It’s time for Lebanon to recover its lost dreams
The Lebanese people took to the street on Sunday regardless of the politicians who think they are still in control of the people and the situation
The slogan “change is possible and initiative is a duty” which protestors in Beirut’s downtown raised over the weekend reminded me of late Lebanese lawmaker Gebran Tueni’s 1993 editorial of the first copy of Nahar al-Shabab, a weekly supplement of an-Nahar newspaper.
The piece was titled: “Wake up and speak out.” Tueni wrote: “It’s time to reawake the dreams of an entire generation - a generation whose enthusiasm and plans were destroyed. A generation who considers it has nothing to do with everything that’s happening in the name of the present and the future.
A generation who decided to draw a line between itself and this fake reality which is based on visions that are completely irrelevant to the so-called popular will! Is it true that Lebanon’s people are no longer those vibrant death-challenging people? Is it true that Lebanon has become a country whose people are from the past and who are condemned to remain in the past? No!”
Taking to the street
No and a thousand times no! The Lebanese people took to the street on Sunday regardless of the politicians who think they are still in control of the people and the situation.
They took to the streets to reject and rebel against a bitter reality which is the responsibility of politicians who “agreed” among each other to divide gains without considering people’s interests. For 25 years now, i.e. since the civil war ended, the Lebanese have been drowned in darkness. Perhaps Prime Minister Tammam Salam boldly expressed that when he spoke of “political trash.”
The Lebanese people took to the street on Sunday regardless of the politicians who think they are still in control of the people and the situation.Nayla Tueni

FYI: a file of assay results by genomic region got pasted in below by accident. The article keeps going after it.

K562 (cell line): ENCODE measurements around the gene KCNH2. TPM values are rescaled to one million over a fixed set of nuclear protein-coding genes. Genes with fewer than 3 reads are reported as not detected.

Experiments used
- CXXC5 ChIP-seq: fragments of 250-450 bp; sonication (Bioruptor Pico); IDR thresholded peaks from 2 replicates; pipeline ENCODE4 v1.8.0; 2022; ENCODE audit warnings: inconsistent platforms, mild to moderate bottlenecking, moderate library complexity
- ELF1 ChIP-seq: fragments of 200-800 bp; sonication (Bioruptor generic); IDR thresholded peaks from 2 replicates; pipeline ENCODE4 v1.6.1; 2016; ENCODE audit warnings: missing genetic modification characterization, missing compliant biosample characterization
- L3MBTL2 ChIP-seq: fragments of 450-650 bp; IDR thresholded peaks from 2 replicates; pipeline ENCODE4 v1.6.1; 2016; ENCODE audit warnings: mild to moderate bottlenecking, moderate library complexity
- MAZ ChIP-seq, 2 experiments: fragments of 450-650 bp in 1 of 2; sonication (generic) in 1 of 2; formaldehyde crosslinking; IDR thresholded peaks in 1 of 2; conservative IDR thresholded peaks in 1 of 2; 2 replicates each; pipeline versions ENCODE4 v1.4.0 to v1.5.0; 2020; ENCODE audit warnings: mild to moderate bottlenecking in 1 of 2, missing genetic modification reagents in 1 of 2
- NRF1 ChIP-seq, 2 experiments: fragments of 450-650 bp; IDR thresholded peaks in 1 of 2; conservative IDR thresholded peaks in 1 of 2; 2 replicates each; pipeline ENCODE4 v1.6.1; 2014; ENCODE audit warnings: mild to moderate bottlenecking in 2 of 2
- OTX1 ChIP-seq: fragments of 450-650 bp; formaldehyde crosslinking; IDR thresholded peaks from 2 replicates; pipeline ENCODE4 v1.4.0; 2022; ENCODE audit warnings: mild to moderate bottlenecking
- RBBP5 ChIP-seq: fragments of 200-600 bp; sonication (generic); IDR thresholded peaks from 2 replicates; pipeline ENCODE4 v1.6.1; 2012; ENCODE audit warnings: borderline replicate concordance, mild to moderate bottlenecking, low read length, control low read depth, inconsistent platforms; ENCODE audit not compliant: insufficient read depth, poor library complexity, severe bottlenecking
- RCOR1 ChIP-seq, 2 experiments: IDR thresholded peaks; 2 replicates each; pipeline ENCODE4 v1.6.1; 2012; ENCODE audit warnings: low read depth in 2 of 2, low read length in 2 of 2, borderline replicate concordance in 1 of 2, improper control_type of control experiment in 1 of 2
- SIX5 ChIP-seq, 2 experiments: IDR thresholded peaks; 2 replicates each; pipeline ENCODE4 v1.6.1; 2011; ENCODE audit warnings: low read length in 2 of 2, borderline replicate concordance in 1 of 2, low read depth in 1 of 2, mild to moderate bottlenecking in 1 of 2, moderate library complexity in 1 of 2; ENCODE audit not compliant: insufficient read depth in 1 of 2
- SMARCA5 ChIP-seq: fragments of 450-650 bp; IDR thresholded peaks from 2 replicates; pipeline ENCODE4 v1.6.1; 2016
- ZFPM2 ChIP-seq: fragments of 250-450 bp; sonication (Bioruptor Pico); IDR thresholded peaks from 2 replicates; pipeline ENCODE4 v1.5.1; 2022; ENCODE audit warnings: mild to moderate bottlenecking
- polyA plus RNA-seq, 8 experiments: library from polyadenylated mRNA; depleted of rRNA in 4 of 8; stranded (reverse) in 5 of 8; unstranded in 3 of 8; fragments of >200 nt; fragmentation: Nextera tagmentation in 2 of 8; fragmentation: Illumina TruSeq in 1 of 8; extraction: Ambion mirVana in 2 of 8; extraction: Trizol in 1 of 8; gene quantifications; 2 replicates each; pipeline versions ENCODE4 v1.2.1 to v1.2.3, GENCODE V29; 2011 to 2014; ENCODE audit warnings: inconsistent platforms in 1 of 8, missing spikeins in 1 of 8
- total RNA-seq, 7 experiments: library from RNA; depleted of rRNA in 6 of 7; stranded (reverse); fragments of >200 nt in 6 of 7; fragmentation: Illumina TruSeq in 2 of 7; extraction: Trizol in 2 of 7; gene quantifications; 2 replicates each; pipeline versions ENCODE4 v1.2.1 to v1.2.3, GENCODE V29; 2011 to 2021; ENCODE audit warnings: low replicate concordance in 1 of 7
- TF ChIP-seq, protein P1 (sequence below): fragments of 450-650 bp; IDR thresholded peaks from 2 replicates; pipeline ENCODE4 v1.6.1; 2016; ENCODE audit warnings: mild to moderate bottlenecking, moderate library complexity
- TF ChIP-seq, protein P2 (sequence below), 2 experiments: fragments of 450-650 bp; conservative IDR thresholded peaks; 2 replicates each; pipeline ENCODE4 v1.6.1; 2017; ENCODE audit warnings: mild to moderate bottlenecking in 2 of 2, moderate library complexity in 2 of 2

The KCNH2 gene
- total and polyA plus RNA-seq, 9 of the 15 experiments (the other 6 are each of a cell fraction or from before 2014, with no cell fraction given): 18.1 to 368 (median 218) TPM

It’s true that a number of protestors, some of whom are infiltrators and well-known by everyone, were rude and immoral at expressing their demands and their actions were unacceptable while dealing with security forces.
However this unfortunate reality accurately expresses the tragic situation of the Lebanese people who’ve been suffering from a trash crisis for a month now as a result of political struggles as well as a presidential vacuum which has lasted for a year and three months now as a result of the stubbornness of some parties.
In addition to all that, governmental work has been obstructed for three months due to some the personal ambitions of some politicians. This bitter reality has affected the entire Lebanese people and it’s no longer possible to control it without holding politicians accountable.
In 1999, Tueni wrote: “It’s time to end this farm-like situation which has led to where we are today. It’s time we build a civilized state – a state of law that is up to the level of the new generation’s dreams. It’s time to build a state as transparent as the dreams of Lebanon’s youth – a civilized, strong and fair state where there’s place for neither thieves nor murderers. Come, let’s perform our role as free, vibrant and democratic people. Come, let’s hold those responsible accountable.”
This article was first published in an-Nahar on Aug. 24, 2015.
Nayla Tueni is one of the few elected female politicians in Lebanon and of the two youngest. She became a member of parliament in 2009 and following the assassination of her father, Gebran, she is currently a member of the board and Deputy General Manager of Lebanon’s leading daily, Annahar. Prior to her political career, Nayla had trained, written in and managed various sections of Annahar, where she currently has a regular column. She can be followed on Twitter @NaylaTueni